Honorable Mention: Alysia (Johnson) Montano, Grace Upshaw, Deb Maier, Magdalena Lewy Boulet, Lauren Martinez, Katie Morgan, Kimyon Broom
Bob Mathias’ story is so amazing that it was made into a movie in the 1950s, with Bob Mathias playing himself. Mathias was in his senior year of high school—in Tulare, California, in 1948—when his coach suggested he try the decathlon after graduating.
With just three weeks to prepare for it, and never having done four of the ten events, he won an AAU meet and then went on to win the Olympic Trials a month later. At the age of 17, in just his third decathlon, he won the gold at the 1948 London Olympics, making him the youngest-ever gold medalist.
Mathias entered Stanford a year later, and set a decathlon world record in 1950. He also played fullback on the football team at Stanford, and led the Cardinal (Indians at that time) to the 1952 Rose Bowl.
At the 1952 Olympics in Helsinki, Mathias broke his own world record with 7,887 points to take the gold, 912 points ahead of second place. Mathias’ school record in the decathlon stood for 67 years and is still second all-time. In 11 career decathlons, Mathias was never beaten. Sounds like an excellent movie script!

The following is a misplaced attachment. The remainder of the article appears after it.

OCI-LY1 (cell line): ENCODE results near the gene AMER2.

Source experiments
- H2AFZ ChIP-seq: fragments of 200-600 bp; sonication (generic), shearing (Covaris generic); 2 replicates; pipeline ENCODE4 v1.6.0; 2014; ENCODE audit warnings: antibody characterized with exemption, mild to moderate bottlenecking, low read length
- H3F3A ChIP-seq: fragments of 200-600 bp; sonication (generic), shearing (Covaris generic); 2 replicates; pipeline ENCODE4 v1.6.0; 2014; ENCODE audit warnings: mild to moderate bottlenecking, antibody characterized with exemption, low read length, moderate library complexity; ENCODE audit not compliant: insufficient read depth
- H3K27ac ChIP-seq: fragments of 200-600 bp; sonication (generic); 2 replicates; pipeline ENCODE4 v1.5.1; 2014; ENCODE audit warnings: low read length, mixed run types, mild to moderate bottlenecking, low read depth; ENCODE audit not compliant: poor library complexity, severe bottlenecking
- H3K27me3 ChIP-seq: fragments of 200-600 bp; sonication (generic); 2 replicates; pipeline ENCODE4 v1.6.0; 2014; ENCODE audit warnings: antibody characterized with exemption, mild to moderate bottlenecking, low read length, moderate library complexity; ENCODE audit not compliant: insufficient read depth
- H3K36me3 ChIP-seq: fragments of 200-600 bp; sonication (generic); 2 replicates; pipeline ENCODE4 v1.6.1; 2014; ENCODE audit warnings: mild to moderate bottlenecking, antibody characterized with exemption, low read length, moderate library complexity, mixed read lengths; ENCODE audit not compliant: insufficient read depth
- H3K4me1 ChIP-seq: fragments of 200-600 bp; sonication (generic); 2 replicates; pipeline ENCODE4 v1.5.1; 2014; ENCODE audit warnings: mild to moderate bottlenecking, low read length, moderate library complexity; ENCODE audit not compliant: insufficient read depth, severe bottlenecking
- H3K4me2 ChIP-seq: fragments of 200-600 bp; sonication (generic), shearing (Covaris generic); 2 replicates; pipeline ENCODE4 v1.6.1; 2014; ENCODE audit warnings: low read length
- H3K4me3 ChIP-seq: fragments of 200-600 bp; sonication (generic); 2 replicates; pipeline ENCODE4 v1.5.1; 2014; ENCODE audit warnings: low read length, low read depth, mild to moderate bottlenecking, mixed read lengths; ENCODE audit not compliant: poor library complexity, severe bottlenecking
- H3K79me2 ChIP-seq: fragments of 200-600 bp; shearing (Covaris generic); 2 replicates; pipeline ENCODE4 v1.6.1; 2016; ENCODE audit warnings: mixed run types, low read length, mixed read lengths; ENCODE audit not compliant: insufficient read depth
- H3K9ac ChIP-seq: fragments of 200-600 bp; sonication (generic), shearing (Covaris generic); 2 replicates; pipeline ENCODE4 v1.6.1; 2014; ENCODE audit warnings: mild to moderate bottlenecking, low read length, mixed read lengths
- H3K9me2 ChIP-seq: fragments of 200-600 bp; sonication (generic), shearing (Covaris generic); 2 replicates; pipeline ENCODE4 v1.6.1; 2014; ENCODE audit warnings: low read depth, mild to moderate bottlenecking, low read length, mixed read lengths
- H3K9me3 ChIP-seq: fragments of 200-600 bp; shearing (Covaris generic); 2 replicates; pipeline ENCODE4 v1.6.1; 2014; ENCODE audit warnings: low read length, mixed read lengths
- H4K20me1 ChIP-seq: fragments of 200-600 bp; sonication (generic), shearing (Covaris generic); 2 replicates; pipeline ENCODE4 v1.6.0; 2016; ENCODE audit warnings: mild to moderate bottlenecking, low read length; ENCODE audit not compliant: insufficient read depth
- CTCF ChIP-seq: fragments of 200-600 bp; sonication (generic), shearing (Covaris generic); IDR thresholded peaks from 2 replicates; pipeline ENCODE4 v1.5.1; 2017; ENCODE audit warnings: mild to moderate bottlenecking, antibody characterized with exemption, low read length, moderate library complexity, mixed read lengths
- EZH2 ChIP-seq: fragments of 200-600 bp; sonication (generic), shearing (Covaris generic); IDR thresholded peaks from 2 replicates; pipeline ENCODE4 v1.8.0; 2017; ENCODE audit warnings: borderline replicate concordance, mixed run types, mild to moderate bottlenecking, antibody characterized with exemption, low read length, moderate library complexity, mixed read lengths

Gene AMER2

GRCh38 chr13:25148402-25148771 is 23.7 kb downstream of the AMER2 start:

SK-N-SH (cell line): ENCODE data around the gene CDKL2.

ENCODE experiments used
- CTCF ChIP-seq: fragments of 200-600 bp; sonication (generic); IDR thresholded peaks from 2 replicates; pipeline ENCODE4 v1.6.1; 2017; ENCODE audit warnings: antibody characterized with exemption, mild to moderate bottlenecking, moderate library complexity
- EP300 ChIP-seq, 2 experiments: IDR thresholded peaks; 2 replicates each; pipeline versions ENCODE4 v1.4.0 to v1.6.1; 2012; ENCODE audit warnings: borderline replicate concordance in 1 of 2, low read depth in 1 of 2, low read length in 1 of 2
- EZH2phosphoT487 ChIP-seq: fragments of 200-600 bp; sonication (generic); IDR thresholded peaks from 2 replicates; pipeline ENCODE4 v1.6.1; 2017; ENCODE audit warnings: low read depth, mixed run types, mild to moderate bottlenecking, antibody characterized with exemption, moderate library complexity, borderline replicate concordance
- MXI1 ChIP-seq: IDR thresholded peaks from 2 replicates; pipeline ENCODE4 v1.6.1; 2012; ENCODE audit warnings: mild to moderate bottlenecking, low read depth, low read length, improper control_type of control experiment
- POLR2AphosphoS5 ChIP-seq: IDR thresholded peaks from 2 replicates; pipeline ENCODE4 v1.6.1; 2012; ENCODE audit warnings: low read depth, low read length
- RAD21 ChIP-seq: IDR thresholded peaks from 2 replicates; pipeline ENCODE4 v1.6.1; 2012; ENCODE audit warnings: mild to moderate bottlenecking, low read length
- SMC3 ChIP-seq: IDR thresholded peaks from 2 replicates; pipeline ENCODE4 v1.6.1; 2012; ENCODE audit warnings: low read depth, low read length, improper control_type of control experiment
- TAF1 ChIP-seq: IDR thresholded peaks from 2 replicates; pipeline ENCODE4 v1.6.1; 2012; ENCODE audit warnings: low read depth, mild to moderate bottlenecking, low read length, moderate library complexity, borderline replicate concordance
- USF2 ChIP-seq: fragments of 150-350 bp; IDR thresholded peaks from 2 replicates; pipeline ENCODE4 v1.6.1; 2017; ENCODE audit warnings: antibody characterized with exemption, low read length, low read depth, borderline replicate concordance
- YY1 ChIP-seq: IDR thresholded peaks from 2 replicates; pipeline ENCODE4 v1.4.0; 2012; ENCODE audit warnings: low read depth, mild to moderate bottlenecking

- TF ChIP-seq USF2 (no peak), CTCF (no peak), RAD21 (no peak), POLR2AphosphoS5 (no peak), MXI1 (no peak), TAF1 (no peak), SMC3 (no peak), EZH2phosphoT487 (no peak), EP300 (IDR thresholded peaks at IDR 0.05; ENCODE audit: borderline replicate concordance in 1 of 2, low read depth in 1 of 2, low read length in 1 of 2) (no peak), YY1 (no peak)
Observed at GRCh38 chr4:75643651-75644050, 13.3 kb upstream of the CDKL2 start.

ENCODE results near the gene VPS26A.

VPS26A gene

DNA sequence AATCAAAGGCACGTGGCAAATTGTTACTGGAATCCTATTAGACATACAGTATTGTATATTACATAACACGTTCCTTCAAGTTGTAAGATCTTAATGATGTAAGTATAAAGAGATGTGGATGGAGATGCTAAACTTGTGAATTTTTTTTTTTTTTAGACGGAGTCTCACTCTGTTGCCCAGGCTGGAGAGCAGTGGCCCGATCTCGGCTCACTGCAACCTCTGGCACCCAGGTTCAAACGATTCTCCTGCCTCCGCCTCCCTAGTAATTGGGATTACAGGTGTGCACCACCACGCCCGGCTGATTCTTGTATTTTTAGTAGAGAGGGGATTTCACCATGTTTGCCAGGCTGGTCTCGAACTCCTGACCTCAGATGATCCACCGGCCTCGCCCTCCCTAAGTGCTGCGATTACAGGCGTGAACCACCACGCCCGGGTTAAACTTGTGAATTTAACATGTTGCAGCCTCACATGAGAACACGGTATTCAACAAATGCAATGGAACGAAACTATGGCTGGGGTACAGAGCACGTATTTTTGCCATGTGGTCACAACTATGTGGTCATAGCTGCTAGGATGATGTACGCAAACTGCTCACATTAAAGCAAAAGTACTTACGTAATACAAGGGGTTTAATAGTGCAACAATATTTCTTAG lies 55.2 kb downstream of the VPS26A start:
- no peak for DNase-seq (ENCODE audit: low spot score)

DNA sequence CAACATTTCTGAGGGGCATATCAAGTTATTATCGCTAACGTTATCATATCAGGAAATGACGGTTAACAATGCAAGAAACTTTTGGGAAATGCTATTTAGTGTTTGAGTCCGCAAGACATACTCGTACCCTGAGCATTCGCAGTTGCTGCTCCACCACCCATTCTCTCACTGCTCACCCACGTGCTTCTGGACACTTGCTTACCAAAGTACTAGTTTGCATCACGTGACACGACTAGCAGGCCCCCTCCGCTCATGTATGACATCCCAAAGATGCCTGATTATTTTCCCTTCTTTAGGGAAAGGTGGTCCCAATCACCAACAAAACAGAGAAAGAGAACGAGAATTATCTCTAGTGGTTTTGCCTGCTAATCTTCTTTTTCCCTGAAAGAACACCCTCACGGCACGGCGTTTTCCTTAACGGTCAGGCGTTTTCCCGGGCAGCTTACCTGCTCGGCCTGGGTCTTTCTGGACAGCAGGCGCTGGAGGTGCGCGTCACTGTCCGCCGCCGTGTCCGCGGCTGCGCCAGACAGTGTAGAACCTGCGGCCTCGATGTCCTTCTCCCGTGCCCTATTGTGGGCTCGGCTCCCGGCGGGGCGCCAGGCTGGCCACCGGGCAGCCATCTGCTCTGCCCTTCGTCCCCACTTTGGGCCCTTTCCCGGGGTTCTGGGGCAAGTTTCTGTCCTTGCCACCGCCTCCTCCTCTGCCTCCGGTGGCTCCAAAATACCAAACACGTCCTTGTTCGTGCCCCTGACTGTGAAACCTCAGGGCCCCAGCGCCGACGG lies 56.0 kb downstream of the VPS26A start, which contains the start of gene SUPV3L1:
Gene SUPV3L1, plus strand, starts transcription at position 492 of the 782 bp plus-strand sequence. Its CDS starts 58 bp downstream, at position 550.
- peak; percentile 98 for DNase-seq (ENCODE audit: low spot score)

Honorable Mention: Terry Albritton, Harlow Rothert, James Lofton, Ian Dobson, Chris Derrick, Ernie Cunliffe, Brad Hauser, Bud Held, Ryan Hall, Ben Eastman
|Stanford’s Katerina Stefanidi made meteoric improvement while on the Farm and beyond. | gostanford.com/Stanford Athletics|
Pole Vault (2008-12)
Katerina Stefanidi got off to a slow start in her athletic career at Stanford. An experienced pole vaulter in youth athletics in Greece, she took just 15th place at the Pac-12 meet in her freshman year. It’s a safe bet that she has never finished that low since then.
Stefanidi improved each year at Stanford, and won the NCAA title in her senior year. Since then, she has taken gold at the 2016 Olympics in Rio and the 2017 World Championships in London. She also won bronze at two World Indoor Championships and the 2019 Outdoor Championships.
Stefanidi has placed first in overall Diamond League (professional international track and field series) four consecutive years, and her best mark of 16-1¼ ties her for sixth-best all time, though she is widely regarded as the best female vaulter in the world in 2020.
In her native Greece, Stefanidi is considered the country’s greatest female athlete in any sport.
Honorable Mention: Kori Carter, Lauren Fleshman, Regina Jacobs, Alicia Craig, Erica McLain, Jillian Camarena, Jackie Edwards, Patti Sue Plumer, Sara Hall, Vanessa Fraser.
- Greatest Pac-12 Track & Field Athletes: Part 6 (USC & UCLA)
- Greatest Pac-12 Track & Field Athletes: Part 5 (Arizona & ASU)
- Greatest Pac-12 Track & Field Athletes: Part 4 (Colorado & Utah)
- Greatest Pac-12 Track & Field Athletes: Part 2 (Washington & WSU)
- Greatest Pac-12 Track & Field Athletes: Part 1 (Oregon & OSU)